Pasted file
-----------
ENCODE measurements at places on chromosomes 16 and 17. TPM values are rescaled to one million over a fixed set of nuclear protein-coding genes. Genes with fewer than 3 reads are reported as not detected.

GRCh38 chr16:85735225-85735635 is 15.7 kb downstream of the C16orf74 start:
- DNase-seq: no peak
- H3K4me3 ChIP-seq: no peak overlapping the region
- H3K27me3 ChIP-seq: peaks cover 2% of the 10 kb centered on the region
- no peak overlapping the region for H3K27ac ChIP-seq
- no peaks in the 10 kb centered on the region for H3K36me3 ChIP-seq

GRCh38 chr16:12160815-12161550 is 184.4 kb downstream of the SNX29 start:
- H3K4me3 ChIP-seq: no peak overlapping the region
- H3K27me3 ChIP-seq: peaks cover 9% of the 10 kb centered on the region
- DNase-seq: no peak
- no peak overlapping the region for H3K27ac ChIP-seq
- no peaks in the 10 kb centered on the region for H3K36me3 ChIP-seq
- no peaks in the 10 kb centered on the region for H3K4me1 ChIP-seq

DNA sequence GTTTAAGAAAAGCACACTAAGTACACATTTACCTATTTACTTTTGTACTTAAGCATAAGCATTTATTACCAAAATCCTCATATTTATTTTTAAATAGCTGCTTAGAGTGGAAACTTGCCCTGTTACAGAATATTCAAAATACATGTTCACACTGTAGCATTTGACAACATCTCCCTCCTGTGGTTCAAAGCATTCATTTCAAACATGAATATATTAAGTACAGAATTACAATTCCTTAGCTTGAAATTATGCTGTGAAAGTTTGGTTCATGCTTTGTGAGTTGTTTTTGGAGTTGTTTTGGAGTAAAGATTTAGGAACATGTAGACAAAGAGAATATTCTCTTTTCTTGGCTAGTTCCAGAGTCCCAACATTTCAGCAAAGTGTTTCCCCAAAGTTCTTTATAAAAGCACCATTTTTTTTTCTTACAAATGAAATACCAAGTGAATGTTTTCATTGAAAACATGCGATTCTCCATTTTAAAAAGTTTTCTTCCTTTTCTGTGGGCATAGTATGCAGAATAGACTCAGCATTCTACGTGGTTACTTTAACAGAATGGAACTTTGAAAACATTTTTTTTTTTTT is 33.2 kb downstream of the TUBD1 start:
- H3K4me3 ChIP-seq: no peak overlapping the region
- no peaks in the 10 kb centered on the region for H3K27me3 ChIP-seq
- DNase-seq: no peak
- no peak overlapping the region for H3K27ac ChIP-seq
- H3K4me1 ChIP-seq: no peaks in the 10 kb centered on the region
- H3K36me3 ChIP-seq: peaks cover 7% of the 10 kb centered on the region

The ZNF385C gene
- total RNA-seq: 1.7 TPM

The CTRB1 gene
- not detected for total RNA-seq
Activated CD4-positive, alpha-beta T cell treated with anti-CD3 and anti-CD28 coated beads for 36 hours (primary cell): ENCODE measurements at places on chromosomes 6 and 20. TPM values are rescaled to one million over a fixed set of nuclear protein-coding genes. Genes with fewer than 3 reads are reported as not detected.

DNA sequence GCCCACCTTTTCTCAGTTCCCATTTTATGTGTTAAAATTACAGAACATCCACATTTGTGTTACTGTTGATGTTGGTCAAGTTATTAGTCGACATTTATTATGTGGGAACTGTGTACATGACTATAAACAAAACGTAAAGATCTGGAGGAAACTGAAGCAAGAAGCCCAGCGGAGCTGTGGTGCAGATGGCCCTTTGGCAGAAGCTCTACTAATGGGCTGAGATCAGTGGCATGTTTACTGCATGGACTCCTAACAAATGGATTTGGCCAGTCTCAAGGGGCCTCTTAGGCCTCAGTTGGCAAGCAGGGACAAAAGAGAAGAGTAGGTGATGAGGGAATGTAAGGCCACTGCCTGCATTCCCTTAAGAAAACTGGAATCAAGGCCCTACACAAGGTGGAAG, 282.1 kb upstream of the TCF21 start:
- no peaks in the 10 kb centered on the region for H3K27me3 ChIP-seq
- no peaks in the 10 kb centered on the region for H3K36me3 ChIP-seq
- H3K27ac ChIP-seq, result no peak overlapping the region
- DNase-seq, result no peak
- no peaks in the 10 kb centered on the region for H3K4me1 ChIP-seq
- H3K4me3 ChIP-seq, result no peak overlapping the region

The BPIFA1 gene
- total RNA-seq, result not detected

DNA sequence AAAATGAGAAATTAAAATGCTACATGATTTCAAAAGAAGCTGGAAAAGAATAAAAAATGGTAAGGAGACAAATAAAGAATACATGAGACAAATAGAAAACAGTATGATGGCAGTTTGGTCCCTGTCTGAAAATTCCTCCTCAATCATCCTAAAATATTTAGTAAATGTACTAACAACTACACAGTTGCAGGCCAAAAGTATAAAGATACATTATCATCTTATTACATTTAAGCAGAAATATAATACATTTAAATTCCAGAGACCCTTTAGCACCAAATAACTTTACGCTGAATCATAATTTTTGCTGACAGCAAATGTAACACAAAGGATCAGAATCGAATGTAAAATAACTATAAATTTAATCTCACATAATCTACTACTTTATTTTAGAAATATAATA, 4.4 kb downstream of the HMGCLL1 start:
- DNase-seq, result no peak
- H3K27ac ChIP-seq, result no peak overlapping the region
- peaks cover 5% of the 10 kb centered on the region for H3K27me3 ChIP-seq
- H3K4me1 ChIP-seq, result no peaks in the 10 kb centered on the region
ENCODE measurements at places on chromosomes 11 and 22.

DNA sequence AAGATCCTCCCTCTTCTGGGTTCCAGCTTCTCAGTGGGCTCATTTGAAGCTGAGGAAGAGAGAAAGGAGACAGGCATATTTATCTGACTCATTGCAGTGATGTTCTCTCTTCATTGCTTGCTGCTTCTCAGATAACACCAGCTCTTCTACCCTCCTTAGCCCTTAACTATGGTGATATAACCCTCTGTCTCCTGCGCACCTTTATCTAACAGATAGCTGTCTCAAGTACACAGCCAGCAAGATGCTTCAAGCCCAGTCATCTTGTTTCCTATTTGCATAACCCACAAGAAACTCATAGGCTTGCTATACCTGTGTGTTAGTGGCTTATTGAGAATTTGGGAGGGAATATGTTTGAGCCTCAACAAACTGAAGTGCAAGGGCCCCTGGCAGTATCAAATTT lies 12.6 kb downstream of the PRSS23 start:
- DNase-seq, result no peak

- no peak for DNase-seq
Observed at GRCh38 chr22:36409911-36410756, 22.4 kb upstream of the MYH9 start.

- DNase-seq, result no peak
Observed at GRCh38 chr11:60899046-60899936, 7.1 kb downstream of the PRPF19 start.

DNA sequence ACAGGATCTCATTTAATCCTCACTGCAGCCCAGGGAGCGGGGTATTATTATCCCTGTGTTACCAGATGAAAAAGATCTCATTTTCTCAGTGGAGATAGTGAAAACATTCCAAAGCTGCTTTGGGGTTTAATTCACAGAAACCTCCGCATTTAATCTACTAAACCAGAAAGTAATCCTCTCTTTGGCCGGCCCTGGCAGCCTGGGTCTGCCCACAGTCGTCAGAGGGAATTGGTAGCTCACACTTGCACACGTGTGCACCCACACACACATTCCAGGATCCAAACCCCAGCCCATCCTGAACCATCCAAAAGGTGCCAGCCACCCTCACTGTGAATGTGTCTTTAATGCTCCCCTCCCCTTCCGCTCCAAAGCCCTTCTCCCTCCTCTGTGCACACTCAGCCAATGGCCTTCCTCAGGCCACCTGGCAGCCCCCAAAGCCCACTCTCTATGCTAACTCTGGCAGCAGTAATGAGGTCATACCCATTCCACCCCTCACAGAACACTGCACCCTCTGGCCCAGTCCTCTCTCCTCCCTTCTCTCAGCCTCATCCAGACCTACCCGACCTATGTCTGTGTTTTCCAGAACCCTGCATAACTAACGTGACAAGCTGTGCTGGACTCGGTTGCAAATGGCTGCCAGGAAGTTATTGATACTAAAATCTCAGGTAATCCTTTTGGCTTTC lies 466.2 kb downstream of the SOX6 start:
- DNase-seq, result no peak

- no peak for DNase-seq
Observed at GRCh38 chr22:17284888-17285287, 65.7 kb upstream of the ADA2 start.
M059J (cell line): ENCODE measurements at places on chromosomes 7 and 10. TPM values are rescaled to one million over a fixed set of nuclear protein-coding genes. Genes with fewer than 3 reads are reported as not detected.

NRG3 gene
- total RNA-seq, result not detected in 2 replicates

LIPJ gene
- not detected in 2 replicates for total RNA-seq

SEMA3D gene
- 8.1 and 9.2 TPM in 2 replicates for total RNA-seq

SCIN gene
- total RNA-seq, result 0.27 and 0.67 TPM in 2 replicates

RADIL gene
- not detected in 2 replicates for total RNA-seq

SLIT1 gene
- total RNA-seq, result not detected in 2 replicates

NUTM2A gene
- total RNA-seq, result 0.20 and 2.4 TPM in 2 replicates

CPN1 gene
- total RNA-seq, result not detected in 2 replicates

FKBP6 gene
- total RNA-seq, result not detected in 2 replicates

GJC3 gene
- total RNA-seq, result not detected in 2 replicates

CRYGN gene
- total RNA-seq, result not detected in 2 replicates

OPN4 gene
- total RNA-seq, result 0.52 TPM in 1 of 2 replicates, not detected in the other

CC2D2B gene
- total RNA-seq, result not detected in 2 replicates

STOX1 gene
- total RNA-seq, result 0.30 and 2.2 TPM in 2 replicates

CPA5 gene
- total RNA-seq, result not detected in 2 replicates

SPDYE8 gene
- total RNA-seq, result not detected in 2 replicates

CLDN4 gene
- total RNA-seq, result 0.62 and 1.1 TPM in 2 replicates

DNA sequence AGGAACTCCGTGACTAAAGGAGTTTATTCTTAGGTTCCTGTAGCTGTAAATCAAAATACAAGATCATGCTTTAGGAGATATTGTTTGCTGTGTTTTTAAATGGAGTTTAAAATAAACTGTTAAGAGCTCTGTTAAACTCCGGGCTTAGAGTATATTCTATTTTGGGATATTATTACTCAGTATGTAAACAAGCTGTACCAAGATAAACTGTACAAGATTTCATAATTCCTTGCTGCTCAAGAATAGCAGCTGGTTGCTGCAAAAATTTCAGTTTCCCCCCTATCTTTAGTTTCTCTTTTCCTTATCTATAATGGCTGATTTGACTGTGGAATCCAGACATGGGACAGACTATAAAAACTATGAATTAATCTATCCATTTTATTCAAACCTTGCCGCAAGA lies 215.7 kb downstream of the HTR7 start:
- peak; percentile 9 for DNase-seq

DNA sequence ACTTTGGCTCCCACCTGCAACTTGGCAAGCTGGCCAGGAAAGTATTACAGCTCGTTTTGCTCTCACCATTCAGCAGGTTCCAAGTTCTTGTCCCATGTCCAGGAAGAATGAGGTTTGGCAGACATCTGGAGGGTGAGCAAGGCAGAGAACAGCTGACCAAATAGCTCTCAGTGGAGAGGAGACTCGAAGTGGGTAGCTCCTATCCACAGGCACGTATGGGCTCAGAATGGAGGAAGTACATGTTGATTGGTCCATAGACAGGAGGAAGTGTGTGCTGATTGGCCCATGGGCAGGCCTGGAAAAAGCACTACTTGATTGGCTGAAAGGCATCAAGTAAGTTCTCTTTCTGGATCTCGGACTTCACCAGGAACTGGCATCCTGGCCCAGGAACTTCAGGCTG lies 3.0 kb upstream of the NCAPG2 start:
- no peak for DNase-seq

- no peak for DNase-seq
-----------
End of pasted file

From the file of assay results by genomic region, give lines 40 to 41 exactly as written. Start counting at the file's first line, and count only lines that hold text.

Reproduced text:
- H3K4me1 ChIP-seq, result no peaks in the 10 kb centered on the region
ENCODE measurements at places on chromosomes 11 and 22.